Despite the repression they suffer from the Taliban, Hilla says all women in Afghanistan oppose the US bombings:
Remember the military briefings and media headlines at the start of the war. All the talk was of "smart weapons"-supposedly infallible Cruise missiles and precision "bunker-buster" bombs.
Do you think ordinary people are being told the truth about the war in Afghanistan? Far from it. This is clear from material that emerged in the US recently. A lot of the military operations have been exaggerated, lied about and totally faked as a public relations exercise.
US Defence Secretary William Cohen claimed during the Balkan War two years ago that 100,000 Albanian men of military age were missing, adding, "They may have been murdered." The media, and even some people on the left, dutifully repeated the wartime propaganda.
Sections of the US media are trying to create a climate where the FBI and CIA can get away with torturing anyone they accuse of terrorism. Jonathan Alter, a columnist on Newsweek magazine, wrote earlier this month, "In this autumn of anger even a liberal can find his thoughts turning to torture." He added that he was not necessarily advocating the use of "cattleprods or rubber hoses"-only "something to jumpstart the stalled investigation of the greatest crime in American history".
The packed lecture hall could have been anywhere in the world. Hundreds of thousands of people have taken part in similar meetings, counter-conferences and teach-ins to build an international anti-capitalist movement. What was crucial about the World Forum on the WTO in Beirut in Lebanon last week was that for the first time the anti-capitalist movement had come to the Middle East.
What happened on 11 September was a historic event-not, unfortunately, because of its scale. It is unpleasant to think about, but the scale was not that unusual. It's a historic event because there was a change in the direction in which the guns were pointed.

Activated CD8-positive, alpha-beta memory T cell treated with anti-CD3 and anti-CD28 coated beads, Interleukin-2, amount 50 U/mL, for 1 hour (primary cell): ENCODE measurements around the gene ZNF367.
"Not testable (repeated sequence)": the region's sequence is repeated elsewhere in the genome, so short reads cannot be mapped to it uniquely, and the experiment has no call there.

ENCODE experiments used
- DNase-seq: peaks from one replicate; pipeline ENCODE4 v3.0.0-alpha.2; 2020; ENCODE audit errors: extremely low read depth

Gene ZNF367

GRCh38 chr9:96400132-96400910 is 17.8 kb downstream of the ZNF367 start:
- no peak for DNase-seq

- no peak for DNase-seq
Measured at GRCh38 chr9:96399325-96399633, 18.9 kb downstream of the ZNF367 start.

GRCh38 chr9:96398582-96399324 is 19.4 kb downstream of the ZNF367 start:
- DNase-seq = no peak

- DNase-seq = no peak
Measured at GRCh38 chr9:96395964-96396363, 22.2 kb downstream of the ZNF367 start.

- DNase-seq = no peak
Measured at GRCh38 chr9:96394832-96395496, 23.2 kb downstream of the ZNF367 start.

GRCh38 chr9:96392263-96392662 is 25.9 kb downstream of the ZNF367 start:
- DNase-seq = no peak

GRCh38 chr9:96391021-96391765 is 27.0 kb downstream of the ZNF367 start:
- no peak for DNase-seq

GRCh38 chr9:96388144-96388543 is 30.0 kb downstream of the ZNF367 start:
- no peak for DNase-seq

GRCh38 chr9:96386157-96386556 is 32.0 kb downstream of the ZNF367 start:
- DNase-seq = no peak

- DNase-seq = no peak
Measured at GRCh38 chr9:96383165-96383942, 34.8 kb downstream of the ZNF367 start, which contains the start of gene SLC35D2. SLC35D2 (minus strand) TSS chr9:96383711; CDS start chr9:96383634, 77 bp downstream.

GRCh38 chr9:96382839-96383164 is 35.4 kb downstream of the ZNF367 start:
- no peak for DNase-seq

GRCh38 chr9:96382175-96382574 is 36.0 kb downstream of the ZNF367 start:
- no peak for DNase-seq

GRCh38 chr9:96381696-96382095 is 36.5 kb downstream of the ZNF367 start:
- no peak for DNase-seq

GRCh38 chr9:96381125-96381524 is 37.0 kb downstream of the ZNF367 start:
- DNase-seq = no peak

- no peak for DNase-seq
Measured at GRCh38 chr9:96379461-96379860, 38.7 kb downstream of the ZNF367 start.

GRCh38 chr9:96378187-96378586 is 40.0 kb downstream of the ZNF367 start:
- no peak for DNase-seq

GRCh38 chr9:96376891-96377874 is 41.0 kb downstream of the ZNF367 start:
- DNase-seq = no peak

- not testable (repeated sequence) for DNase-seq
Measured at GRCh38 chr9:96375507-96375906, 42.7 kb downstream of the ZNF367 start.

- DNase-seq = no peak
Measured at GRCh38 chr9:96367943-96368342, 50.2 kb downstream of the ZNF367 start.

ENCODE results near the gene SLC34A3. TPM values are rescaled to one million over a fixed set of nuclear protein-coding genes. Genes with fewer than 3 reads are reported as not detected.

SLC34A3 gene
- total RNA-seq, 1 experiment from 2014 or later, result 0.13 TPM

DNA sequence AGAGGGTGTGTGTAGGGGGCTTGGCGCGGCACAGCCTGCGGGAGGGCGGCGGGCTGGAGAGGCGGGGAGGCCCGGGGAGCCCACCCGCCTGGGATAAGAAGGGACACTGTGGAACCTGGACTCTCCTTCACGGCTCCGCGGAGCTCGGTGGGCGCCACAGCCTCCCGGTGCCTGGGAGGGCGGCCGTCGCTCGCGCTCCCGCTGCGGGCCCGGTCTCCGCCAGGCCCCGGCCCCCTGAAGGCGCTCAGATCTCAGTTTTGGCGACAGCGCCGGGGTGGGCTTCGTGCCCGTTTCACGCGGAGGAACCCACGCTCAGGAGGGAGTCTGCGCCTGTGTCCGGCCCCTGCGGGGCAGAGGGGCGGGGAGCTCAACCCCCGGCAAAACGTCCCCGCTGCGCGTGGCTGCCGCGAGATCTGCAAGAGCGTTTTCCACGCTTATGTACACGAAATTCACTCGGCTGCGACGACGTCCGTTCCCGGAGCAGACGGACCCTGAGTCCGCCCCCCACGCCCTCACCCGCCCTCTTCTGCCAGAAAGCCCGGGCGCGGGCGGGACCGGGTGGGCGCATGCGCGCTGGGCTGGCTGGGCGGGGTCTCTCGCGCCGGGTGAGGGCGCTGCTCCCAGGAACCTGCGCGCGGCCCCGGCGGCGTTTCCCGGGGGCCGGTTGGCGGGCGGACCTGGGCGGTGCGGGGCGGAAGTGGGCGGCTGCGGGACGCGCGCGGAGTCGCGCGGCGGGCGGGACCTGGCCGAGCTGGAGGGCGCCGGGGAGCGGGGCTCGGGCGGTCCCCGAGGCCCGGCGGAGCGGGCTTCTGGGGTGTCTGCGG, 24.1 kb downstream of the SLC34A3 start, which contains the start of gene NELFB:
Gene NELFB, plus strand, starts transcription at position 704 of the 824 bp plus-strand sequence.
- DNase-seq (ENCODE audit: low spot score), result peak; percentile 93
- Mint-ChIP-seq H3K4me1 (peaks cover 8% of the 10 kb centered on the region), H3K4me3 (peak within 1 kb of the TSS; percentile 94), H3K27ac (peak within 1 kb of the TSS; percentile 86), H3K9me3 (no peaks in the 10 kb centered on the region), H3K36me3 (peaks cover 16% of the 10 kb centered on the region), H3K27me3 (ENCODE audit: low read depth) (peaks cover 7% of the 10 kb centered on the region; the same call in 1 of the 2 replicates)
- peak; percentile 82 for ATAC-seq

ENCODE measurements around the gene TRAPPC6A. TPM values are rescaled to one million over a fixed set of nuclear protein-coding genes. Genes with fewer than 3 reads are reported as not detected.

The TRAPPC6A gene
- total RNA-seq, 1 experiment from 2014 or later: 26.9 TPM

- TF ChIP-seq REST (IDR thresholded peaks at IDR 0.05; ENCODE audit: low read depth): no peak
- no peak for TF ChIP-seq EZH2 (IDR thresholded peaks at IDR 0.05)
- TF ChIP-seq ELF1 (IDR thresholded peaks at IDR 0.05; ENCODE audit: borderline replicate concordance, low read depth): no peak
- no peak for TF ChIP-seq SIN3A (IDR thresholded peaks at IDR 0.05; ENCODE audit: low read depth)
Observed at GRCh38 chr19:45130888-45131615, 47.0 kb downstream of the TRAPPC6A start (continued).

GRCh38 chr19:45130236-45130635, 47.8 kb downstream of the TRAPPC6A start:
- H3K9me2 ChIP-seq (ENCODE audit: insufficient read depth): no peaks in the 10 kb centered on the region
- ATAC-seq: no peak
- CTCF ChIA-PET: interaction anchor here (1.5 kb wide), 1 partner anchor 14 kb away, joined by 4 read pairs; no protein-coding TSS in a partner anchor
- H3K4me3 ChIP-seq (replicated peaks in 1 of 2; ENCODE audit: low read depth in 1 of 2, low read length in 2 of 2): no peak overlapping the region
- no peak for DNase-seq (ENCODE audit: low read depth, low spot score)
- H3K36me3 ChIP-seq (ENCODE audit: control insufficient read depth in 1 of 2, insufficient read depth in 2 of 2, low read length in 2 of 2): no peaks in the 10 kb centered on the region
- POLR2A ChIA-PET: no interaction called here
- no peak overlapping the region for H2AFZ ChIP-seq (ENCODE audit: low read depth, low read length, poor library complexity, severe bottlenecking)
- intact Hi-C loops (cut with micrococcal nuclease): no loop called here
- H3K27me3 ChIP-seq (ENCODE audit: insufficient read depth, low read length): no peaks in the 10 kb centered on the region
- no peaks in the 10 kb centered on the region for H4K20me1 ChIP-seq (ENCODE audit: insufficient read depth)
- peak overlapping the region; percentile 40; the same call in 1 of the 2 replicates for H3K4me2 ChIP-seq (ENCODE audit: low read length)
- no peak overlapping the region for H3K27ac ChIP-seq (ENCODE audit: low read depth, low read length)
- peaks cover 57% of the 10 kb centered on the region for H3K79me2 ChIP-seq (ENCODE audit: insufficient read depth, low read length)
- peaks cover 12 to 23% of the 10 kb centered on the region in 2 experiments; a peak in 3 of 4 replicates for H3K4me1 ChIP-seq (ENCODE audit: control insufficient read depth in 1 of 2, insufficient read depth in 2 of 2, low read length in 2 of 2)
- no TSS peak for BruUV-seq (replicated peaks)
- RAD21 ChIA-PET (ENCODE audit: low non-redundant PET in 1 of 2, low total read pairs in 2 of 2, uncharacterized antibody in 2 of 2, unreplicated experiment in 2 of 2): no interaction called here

HAWAII, 1893: seizes by force.
Three decades ago a mass movement against the Vietnam War shook the US ruling class to its core. At its height 750,000 people marched in Washington and 100,000 in London. The growth of that movement holds vital lessons for the struggle against the US-led war on Afghanistan today.
In 1995, in the first wave of local elections after the end of apartheid, he was elected as an African National Congress (ANC) councillor for Pimville in the giant township of Soweto near Johannesburg. He served for four years, and was then suspended for speaking out against privatisation.
"Are you a socialist?" I asked a fellow speaker at an anti-war rally the other day. I knew the answer was yes. The speaker had taken the whole of his time exposing the dreadful gap between the world's rich and poor, between the handful of billionaires on the one hand and the "world pining in pain" on the other. He had said more than enough to convince me that he didn't believe these frightful facts were caused by accident or sent by god. On the contrary-they were connected. The poor are poor because the rich are rich, and vice versa.
The horror of the war has become clear in just the first few weeks. No one knows the precise course it will take. It is by nature unpredictable. But opposition to the war is developing internationally, and in Britain has already gone further than in the last two major US-led imperialist wars-in the Gulf in 1990-1 and in the Balkans in 1999.
Here in Ipswich in Suffolk we're campaigning in the first by-election since the general election in June. I'm standing again for the Socialist Alliance. In the general election the main plank of our campaign was opposing privatisation. Now it is opposing Bush and Blair's war.
Anji Hunter, a key aide and personal friend of Tony Blair, is set to become oil company BP's director of communications. She has just left her £120,000 a year post as New Labour's director of government relations.